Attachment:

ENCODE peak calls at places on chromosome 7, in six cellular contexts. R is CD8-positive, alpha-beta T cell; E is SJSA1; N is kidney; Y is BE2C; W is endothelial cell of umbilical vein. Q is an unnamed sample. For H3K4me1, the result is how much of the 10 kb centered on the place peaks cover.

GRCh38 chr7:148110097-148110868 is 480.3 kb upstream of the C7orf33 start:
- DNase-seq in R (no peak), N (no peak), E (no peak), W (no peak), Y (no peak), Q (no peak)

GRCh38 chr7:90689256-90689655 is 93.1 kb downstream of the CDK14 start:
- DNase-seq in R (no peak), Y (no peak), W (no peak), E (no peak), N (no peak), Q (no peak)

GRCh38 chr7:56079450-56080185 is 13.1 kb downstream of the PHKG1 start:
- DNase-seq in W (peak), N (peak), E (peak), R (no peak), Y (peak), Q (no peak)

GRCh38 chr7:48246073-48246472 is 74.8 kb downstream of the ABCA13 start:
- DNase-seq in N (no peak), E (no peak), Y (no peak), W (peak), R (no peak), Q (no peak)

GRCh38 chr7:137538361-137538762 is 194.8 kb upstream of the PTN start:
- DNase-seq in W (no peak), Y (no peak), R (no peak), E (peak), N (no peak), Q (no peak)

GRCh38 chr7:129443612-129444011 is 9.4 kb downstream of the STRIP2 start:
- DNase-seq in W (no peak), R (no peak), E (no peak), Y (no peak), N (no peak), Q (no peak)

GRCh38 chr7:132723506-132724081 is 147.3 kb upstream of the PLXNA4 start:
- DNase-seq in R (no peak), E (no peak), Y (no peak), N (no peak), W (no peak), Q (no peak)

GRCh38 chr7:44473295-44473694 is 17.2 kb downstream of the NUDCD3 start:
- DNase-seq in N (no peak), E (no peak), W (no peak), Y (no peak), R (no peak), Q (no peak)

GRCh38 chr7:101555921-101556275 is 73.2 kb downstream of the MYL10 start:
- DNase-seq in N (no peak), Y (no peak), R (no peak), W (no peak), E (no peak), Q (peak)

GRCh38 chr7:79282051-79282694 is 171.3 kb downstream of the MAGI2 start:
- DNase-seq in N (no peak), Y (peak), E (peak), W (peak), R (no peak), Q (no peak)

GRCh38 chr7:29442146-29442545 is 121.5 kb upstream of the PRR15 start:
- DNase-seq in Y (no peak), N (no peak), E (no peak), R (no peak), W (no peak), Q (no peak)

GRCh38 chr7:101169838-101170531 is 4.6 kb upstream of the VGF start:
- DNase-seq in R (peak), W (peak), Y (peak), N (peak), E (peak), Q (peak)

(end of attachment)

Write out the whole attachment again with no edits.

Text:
ENCODE peak calls at places on chromosome 7, in six cellular contexts. R is CD8-positive, alpha-beta T cell; E is SJSA1; N is kidney; Y is BE2C; W is endothelial cell of umbilical vein. Q is an unnamed sample. For H3K4me1, the result is how much of the 10 kb centered on the place peaks cover.

GRCh38 chr7:148110097-148110868 is 480.3 kb upstream of the C7orf33 start:
- DNase-seq in R (no peak), N (no peak), E (no peak), W (no peak), Y (no peak), Q (no peak)

GRCh38 chr7:90689256-90689655 is 93.1 kb downstream of the CDK14 start:
- DNase-seq in R (no peak), Y (no peak), W (no peak), E (no peak), N (no peak), Q (no peak)

GRCh38 chr7:56079450-56080185 is 13.1 kb downstream of the PHKG1 start:
- DNase-seq in W (peak), N (peak), E (peak), R (no peak), Y (peak), Q (no peak)

GRCh38 chr7:48246073-48246472 is 74.8 kb downstream of the ABCA13 start:
- DNase-seq in N (no peak), E (no peak), Y (no peak), W (peak), R (no peak), Q (no peak)

GRCh38 chr7:137538361-137538762 is 194.8 kb upstream of the PTN start:
- DNase-seq in W (no peak), Y (no peak), R (no peak), E (peak), N (no peak), Q (no peak)

GRCh38 chr7:129443612-129444011 is 9.4 kb downstream of the STRIP2 start:
- DNase-seq in W (no peak), R (no peak), E (no peak), Y (no peak), N (no peak), Q (no peak)

GRCh38 chr7:132723506-132724081 is 147.3 kb upstream of the PLXNA4 start:
- DNase-seq in R (no peak), E (no peak), Y (no peak), N (no peak), W (no peak), Q (no peak)

GRCh38 chr7:44473295-44473694 is 17.2 kb downstream of the NUDCD3 start:
- DNase-seq in N (no peak), E (no peak), W (no peak), Y (no peak), R (no peak), Q (no peak)

GRCh38 chr7:101555921-101556275 is 73.2 kb downstream of the MYL10 start:
- DNase-seq in N (no peak), Y (no peak), R (no peak), W (no peak), E (no peak), Q (peak)

GRCh38 chr7:79282051-79282694 is 171.3 kb downstream of the MAGI2 start:
- DNase-seq in N (no peak), Y (peak), E (peak), W (peak), R (no peak), Q (no peak)

GRCh38 chr7:29442146-29442545 is 121.5 kb upstream of the PRR15 start:
- DNase-seq in Y (no peak), N (no peak), E (no peak), R (no peak), W (no peak), Q (no peak)

GRCh38 chr7:101169838-101170531 is 4.6 kb upstream of the VGF start:
- DNase-seq in R (peak), W (peak), Y (peak), N (peak), E (peak), Q (peak)